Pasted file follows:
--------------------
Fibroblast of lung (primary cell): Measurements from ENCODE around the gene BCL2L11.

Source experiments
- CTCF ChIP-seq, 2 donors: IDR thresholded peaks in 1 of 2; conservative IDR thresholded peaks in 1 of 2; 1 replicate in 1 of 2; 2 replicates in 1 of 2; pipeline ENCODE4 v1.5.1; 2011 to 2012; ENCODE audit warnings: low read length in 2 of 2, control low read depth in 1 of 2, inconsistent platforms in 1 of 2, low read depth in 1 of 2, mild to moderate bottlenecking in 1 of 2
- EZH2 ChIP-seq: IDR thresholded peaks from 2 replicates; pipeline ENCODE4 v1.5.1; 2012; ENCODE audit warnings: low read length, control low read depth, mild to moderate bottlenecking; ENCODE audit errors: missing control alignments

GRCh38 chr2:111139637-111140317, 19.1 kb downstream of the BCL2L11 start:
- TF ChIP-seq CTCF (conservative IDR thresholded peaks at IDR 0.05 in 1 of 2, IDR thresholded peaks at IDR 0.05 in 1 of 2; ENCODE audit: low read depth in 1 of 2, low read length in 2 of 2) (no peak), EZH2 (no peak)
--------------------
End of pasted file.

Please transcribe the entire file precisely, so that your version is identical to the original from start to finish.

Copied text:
Fibroblast of lung (primary cell): Measurements from ENCODE around the gene BCL2L11.

Source experiments
- CTCF ChIP-seq, 2 donors: IDR thresholded peaks in 1 of 2; conservative IDR thresholded peaks in 1 of 2; 1 replicate in 1 of 2; 2 replicates in 1 of 2; pipeline ENCODE4 v1.5.1; 2011 to 2012; ENCODE audit warnings: low read length in 2 of 2, control low read depth in 1 of 2, inconsistent platforms in 1 of 2, low read depth in 1 of 2, mild to moderate bottlenecking in 1 of 2
- EZH2 ChIP-seq: IDR thresholded peaks from 2 replicates; pipeline ENCODE4 v1.5.1; 2012; ENCODE audit warnings: low read length, control low read depth, mild to moderate bottlenecking; ENCODE audit errors: missing control alignments

GRCh38 chr2:111139637-111140317, 19.1 kb downstream of the BCL2L11 start:
- TF ChIP-seq CTCF (conservative IDR thresholded peaks at IDR 0.05 in 1 of 2, IDR thresholded peaks at IDR 0.05 in 1 of 2; ENCODE audit: low read depth in 1 of 2, low read length in 2 of 2) (no peak), EZH2 (no peak)